The present computer program with VBA is experimental and does not have any other purpose than to show the METRIC (Multi-Echelon Technique for Recoverable Item Control) example and the codification with VBA is not optimized. This EXCEL project is protected to hide the code and it does not allow internal modification. However the author is not responsible directly or indirectly of any result from its use by anyone.(See here the XLS file)

Symbols and mathematical expressions used are:

λ = mean demand rate

ν = mean time to repair

ρ = repair probability

τ = mean time between shipment and receipt

μ = mean number of part under repair or resupply (pipeline)

p = unit price

B = budget

EBO = expected back order

i = part type (i = 1, 2, ..., k)

j = repair level (j = 0, 1, 2, ..., m)

Spares OnHand = [ InitialStock - ( InRepair + UnderTransportation ) ]+

Spares in BackOrder = [ ( InRepair + UnderTransortation ) - InitialStock ]+

Pipeline = PL = Spares InRepair + Spares UnderTransportation

If InitialStock = 0 then E(BO) = E(PL) = E(IR) + E(UT) and Var(BO) = V(BO) = V(PL) = V(IR) + V(UT).

If IR (repair process) and UT (transportation process) have poisson distribution then PL and BO also follow same distribution.

An elementary simulation of the material flux with Excel is here.

METRIC as expressed below does not think about variance.

EXCEL book herein presented has 5 worksheets:

1.      The 1st worksheet contains input data that the user can change to get different results after running application.

 

 

Part 1
i=1

Part 2
i=k=2

Unit
price

 

$5

$3

Budget

 

$40

 

 

λ1j

ν1j

ρ1j

τ1j

λ2j

ν2j

ρ2j

τ2j

Depot

j=0

 

0.02531

 

 

 

0.01782

 

 

Base 1

j=1

23.2

0.01000

0.5

0.01

35.2

0.00700

0.7

0.01

Base 2

j=m=2

20.1

0.01500

0.6

0.02

30.2

0.01000

0.6

0.02

Here is the schematic description of model and numerical example.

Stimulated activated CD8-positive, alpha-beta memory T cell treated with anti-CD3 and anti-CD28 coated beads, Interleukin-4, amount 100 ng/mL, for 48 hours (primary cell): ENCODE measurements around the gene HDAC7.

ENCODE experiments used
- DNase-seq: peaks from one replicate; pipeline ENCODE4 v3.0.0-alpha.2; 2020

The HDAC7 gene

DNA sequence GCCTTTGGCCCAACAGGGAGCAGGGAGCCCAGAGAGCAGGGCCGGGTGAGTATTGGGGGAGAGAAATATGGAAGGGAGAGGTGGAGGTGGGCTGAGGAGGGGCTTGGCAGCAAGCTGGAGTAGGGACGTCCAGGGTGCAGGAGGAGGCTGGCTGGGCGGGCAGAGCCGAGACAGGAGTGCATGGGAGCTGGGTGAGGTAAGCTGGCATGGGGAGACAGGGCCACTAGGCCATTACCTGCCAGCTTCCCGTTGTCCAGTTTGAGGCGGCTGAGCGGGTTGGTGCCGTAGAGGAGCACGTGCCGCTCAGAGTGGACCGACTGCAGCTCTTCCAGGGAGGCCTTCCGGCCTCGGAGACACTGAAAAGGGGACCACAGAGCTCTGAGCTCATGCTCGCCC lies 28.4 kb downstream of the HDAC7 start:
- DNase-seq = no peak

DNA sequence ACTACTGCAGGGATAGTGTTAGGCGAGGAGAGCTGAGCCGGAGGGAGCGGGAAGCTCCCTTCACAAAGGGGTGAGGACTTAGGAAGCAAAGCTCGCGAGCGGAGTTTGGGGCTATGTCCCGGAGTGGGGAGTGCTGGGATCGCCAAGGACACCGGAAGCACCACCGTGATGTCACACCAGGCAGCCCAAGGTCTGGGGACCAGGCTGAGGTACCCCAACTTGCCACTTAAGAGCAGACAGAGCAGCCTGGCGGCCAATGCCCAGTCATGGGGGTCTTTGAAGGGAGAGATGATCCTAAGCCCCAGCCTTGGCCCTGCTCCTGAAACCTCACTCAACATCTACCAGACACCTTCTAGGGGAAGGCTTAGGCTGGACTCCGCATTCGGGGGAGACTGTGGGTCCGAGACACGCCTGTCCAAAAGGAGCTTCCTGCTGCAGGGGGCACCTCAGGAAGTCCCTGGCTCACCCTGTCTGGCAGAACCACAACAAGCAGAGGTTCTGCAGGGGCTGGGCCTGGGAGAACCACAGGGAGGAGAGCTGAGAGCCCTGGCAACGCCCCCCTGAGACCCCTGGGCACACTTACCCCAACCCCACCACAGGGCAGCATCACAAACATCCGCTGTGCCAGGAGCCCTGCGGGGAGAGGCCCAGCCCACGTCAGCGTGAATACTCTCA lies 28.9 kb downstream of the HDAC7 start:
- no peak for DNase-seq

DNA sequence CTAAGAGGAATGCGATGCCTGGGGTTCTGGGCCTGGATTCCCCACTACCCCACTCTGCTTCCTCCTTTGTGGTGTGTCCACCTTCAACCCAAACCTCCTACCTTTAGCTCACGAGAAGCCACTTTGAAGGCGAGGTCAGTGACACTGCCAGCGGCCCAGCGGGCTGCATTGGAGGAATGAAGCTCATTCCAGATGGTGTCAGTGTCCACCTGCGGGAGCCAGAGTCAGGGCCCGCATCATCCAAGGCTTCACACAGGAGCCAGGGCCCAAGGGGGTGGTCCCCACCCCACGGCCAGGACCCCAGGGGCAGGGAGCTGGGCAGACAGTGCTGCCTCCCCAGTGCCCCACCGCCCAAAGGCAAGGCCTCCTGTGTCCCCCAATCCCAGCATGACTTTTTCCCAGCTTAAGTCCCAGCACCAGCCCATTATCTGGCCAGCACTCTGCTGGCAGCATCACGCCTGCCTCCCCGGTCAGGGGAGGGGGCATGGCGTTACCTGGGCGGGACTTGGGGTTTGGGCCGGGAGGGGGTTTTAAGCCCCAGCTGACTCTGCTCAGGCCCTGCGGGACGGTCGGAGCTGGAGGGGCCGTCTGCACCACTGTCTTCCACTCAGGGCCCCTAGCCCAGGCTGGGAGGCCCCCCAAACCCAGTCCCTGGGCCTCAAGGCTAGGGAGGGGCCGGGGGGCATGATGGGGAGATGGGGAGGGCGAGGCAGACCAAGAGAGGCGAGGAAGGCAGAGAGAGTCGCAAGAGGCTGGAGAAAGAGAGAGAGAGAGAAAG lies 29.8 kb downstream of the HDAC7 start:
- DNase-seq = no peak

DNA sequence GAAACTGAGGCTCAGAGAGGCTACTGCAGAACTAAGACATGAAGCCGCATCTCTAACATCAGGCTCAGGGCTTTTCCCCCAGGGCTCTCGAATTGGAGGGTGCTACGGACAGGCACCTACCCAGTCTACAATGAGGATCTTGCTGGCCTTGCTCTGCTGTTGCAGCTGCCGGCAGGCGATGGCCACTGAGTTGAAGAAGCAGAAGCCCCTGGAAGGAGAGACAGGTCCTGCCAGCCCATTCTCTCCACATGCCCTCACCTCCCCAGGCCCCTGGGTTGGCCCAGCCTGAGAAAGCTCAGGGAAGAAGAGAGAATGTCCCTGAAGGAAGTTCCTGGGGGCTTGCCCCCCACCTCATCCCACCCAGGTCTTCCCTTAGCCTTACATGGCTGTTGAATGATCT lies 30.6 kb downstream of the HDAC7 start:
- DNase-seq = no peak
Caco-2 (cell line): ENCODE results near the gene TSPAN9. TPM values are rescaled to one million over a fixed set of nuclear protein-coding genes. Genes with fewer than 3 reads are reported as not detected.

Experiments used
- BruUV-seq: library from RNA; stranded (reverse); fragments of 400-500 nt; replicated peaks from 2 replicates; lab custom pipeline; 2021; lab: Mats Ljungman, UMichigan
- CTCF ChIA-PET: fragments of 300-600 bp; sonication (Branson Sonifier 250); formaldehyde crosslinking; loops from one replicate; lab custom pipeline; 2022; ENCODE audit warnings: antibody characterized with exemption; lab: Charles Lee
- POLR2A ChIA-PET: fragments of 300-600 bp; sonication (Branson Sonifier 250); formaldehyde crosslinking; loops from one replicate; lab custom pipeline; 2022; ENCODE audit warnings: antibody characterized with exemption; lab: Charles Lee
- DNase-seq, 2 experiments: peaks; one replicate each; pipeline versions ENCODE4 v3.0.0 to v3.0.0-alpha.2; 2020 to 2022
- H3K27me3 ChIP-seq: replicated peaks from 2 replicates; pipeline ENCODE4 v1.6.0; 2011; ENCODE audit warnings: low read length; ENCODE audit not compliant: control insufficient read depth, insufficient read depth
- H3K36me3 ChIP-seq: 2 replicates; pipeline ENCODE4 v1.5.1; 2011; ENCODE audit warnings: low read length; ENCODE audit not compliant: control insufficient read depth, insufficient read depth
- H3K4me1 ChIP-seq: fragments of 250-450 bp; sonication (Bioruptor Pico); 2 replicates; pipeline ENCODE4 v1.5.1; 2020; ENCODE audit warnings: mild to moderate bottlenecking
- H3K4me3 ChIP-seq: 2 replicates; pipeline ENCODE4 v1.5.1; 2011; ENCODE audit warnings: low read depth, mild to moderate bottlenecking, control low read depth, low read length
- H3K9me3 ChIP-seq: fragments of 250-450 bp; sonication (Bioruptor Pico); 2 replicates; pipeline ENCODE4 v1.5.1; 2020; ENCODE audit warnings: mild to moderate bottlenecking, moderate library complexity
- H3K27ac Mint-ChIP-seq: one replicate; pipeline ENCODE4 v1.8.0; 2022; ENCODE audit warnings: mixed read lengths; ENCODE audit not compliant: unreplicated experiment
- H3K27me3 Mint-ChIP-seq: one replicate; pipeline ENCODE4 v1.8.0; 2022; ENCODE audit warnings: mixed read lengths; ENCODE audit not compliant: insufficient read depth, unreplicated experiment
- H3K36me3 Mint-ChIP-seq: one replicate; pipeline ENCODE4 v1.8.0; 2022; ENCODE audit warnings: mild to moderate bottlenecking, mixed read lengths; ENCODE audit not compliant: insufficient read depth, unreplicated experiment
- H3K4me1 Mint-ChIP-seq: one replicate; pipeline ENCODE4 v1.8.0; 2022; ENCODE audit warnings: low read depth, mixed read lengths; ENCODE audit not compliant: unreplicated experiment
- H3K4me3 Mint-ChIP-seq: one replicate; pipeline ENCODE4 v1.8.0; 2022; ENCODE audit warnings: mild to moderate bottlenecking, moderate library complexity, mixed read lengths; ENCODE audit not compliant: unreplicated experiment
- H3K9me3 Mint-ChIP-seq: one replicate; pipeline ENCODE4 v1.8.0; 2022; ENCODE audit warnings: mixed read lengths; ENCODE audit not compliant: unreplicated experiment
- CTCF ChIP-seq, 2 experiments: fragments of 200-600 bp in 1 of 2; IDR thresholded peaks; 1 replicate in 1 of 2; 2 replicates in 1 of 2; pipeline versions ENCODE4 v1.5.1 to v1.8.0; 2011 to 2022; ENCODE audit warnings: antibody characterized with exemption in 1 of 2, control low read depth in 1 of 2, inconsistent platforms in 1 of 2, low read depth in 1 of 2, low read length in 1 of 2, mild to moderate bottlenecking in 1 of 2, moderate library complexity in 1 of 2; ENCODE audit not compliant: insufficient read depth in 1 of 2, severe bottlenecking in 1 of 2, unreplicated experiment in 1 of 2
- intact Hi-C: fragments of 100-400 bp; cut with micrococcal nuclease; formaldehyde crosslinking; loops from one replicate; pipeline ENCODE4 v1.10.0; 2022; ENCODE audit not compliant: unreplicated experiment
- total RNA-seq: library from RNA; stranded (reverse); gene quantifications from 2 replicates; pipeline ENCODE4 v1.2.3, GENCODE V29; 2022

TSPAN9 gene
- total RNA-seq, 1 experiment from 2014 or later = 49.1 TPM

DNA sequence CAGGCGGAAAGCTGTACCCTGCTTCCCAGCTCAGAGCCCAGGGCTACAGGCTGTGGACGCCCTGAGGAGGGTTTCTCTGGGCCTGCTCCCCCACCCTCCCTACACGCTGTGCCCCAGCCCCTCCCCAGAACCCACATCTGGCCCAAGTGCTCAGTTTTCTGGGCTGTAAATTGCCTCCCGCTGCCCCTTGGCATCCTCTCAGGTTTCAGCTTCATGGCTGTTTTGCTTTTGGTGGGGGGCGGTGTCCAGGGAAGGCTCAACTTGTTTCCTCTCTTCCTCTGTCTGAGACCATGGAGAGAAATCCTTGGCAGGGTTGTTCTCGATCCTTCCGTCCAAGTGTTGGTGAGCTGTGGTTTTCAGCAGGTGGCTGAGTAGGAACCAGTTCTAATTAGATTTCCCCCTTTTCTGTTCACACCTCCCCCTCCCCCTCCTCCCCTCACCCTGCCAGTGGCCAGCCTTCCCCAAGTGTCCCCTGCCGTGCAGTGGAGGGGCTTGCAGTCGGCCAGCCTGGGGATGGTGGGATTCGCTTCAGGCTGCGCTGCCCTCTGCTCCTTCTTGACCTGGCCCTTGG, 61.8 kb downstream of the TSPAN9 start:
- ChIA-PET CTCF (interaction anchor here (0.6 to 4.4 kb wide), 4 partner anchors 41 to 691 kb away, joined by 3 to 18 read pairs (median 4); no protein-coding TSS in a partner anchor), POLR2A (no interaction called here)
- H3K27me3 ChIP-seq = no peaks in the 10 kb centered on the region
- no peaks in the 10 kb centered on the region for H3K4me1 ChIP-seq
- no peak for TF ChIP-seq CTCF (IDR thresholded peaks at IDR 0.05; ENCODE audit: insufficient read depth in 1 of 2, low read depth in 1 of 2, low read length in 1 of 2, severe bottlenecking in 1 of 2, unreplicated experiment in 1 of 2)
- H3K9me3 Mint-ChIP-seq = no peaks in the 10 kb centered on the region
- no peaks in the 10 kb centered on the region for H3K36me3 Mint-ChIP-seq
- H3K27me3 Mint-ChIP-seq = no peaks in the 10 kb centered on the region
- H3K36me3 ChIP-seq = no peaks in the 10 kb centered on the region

2.      2nd sheet shows calculated values for μi0 and λi0.

    3.   3rd sheet has the generated undominating sequence for part type1.

See here graphical illustration.

    4.   the 4th page is similar to previous one for part type 2.

See here graphical presentation.

    5.   5th page presents final result that is the quantity required of each part type by repair level for total cost or budget.

N10

N11

N12

N20

N21

N22

C

EBO

0

0

0

0

0

0

$0.00

3.075646

0

0

0

1

0

0

$3.00

2.411676

1

0

0

0

0

0

$5.00

2.292245

0

0

0

1

0

1

$6.00

2.042374

1

0

0

1

0

0

$8.00

1.628275

1

0

0

1

0

1

$11.00

1.258972

1

0

0

1

1

1

$14.00

0.991385

1

0

1

1

0

1

$16.00

0.939530

1

0

0

2

1

1

$17.00

0.909466

1

0

1

1

1

1

$19.00

0.671943

1

0

1

2

1

1

$22.00

0.590024

1

1

1

1

1

1

$24.00

0.417037

1

1

1

2

1

1

$27.00

0.335118

2

1

1

1

1

1

$29.00

0.304102

1

1

1

2

1

2

$30.00

0.266018

2

1

1

2

1

1

$32.00

0.222183

2

1

1

2

1

2

$35.00

0.153083

2

1

1

2

2

2

$38.00

0.120005

2

1

2

2

1

2

$40.00

0.104837

See graphical format here of sequence for parts type 1 and 2.

See graphical format for final result or here.

PART II "NON-METRIC" MODEL As the method becomes closer to real situation the mathematical expressions to describe the data relationship are too complex. However Rustenburg et al present another simple solution (with greedy algorithm, for not repairable items and limited budget) to "Single-period, constrained, multi item spare parts management", see MS-Excel file here and graphical result here.

PART III "MOD-METRIC" THE DEVELOPMENT OF MULTI-INDENTURE MOD-METRIC WITH MS-EXCEL IS SHOWN HERE.

THIS FILE CONTAINS IN:

PAGE 1 THE INPUT DATA FOR TWO ASSEMBLIES, ONE DEPOT AND FIVE BASES.

PAGE 2 THE ARRIVAL RATES EXPRESSION.

PAGE 3 THE PIPELINE EXPRESSION.

PAGE 4 ARRIVAL RATES ALLOCATION.

PAGE 5 EXAMPLE OF PIPELINES AND EBO'S CALCULATION FOR A STOCK LEVEL (QUANTITIES) WITH POISSON DISTRIBUTION.

THE START IS PIPELINES DETERMINATION FOR SUBASSEMBLIES (LOWEST INDENTURE) AT DEPOT (HIGHEST MAINTENANCE LEVEL). THE END IS MINIMIZATION OF ASSEMBLIES (HIGHEST INDENTURE) TOTAL EBO AT BASES (LOWEST MAINTENANCE LEVEL) AS ONLY EBO'S OF ASSEMBLIES (AND NOT OF SUBASSEMBLIES) AFFECT THE SYSTEM AVAILABILITY.